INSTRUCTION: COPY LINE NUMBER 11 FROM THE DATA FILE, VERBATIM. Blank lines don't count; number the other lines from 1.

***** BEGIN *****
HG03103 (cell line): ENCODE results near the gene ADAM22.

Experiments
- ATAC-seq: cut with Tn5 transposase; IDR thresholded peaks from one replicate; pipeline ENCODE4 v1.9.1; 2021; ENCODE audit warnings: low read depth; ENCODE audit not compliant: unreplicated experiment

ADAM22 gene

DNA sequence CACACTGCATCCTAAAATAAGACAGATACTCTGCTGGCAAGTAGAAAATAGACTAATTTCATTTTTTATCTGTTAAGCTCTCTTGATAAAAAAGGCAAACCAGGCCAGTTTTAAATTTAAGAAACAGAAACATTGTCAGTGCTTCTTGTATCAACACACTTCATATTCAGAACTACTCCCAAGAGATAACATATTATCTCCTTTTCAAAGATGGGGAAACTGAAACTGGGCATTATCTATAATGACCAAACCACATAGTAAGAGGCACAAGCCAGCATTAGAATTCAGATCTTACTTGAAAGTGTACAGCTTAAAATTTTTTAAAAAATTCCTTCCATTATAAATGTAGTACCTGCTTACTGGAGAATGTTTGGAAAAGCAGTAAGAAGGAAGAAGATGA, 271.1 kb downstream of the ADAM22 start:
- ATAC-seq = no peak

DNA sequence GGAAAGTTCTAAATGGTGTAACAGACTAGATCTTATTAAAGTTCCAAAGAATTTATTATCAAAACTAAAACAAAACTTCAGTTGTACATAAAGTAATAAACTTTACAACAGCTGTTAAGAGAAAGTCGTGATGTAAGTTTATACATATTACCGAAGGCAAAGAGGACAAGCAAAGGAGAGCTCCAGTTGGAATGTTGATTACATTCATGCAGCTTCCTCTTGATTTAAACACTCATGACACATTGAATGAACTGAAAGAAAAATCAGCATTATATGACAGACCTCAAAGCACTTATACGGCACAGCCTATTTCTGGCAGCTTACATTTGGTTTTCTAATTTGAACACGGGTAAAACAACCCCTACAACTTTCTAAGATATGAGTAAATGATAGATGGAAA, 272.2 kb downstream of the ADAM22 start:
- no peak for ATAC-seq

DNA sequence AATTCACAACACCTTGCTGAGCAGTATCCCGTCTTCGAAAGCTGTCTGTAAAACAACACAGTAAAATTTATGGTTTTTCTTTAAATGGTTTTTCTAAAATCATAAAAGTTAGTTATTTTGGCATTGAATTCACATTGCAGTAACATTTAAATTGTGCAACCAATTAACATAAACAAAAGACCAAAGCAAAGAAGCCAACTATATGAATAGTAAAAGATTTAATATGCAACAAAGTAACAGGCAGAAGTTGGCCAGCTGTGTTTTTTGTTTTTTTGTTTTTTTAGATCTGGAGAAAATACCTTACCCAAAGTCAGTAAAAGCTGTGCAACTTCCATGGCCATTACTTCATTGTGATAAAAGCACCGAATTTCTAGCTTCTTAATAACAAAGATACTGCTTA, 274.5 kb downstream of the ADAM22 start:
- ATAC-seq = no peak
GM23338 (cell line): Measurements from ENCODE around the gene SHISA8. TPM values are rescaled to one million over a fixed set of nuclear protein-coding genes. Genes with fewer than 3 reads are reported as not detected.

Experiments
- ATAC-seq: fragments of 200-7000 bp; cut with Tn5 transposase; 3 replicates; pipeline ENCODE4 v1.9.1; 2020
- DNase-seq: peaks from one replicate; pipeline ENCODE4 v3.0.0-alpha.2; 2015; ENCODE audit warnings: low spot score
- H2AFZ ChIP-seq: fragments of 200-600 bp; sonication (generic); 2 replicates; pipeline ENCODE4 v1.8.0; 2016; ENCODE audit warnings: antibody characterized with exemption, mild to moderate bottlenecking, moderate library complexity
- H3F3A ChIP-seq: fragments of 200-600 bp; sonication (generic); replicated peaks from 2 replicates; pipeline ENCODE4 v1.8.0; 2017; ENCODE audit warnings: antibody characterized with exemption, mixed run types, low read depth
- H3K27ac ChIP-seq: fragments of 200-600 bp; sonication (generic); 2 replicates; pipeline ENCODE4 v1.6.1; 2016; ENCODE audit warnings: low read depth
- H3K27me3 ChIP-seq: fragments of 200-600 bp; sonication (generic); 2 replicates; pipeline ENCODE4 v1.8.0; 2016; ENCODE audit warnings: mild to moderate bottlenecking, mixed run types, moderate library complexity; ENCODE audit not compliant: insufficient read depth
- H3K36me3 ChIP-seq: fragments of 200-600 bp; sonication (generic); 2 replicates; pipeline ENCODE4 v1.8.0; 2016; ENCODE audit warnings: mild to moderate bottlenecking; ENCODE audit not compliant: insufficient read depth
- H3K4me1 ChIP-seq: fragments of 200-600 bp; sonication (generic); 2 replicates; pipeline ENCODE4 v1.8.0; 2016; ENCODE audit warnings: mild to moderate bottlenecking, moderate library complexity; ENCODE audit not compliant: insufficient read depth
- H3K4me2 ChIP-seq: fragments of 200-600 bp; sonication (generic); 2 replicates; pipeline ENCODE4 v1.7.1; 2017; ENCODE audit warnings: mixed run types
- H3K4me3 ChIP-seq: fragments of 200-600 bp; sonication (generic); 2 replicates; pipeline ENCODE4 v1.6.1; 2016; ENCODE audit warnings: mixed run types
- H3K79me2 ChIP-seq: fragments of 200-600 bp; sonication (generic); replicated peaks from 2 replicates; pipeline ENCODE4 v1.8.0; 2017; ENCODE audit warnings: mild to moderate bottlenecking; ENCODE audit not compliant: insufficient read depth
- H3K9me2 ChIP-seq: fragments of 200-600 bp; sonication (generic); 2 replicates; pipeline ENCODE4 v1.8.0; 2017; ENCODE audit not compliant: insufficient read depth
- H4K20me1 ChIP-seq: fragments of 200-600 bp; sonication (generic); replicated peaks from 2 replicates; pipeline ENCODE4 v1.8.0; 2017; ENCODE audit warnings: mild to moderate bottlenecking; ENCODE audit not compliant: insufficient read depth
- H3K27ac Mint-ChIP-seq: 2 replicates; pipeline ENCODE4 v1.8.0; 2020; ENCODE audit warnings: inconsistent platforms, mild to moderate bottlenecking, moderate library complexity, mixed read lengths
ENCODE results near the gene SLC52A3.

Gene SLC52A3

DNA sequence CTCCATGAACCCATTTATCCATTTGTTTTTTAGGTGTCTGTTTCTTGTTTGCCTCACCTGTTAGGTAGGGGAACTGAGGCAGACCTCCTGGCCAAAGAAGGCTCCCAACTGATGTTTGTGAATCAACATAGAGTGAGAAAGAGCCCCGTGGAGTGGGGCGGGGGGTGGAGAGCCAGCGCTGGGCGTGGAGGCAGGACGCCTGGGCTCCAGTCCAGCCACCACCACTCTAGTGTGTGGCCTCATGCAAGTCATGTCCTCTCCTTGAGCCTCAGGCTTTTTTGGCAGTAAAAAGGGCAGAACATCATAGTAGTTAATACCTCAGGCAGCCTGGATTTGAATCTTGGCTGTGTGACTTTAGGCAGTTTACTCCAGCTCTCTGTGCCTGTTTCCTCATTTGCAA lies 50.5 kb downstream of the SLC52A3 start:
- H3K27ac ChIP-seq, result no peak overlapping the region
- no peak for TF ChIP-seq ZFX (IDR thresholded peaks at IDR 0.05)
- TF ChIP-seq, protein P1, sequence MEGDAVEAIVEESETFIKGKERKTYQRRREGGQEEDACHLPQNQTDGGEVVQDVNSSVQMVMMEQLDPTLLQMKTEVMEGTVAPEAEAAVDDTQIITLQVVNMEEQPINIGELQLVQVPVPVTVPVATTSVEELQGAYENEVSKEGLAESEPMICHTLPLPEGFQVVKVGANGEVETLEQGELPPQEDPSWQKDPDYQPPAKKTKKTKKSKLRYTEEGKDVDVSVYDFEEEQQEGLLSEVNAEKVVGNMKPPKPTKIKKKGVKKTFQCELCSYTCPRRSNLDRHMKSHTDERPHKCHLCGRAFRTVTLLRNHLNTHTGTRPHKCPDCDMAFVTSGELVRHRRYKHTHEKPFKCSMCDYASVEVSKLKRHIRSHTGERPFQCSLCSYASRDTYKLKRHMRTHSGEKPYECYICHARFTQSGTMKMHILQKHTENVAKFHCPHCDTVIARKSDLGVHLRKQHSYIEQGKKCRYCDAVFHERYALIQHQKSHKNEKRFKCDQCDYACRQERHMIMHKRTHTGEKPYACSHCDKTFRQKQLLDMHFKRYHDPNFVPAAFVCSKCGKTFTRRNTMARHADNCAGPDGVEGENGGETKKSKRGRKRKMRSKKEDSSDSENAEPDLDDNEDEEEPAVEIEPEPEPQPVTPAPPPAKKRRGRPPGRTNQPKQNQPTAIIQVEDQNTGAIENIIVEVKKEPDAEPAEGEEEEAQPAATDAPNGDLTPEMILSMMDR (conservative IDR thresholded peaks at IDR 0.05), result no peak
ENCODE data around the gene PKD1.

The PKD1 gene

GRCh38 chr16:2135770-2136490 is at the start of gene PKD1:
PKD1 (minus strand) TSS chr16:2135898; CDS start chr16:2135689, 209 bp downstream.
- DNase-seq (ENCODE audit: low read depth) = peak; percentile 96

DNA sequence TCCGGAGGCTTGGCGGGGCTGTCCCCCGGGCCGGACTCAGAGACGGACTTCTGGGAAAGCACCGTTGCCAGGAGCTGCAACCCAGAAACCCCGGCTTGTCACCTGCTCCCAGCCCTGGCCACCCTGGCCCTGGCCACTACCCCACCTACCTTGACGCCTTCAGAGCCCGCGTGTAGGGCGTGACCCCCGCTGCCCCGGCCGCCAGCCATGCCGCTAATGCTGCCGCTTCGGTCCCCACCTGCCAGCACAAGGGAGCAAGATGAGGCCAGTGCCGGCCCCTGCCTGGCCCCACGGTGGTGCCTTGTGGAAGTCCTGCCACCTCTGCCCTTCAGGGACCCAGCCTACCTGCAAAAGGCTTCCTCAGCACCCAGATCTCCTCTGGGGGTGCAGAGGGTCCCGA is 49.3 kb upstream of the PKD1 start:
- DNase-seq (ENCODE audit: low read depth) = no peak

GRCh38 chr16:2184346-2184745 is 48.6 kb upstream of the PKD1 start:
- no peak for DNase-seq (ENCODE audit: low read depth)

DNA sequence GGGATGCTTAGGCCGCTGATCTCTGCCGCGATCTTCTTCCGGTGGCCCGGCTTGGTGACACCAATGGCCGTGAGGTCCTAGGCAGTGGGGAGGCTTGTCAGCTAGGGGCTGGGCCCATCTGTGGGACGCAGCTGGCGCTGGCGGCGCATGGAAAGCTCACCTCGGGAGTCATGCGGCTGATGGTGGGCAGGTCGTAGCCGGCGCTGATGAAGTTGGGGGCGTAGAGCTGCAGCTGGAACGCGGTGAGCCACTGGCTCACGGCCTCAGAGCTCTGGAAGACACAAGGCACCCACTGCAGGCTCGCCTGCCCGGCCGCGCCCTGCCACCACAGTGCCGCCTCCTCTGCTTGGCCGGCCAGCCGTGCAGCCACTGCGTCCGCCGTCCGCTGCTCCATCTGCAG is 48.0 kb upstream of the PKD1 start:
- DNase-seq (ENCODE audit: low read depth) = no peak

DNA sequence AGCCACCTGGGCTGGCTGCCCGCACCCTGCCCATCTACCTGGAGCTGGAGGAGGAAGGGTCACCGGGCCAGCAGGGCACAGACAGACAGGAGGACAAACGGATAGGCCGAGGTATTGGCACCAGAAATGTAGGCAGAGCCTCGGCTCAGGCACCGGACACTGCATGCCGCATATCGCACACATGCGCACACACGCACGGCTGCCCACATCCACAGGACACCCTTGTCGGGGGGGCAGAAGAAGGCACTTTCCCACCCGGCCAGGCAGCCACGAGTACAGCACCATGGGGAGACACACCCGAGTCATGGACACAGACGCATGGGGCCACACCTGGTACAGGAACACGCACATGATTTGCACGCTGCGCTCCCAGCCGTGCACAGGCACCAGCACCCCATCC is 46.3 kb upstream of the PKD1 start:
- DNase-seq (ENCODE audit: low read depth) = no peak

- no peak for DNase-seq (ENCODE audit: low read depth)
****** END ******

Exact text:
GM23338 (cell line): Measurements from ENCODE around the gene SHISA8. TPM values are rescaled to one million over a fixed set of nuclear protein-coding genes. Genes with fewer than 3 reads are reported as not detected.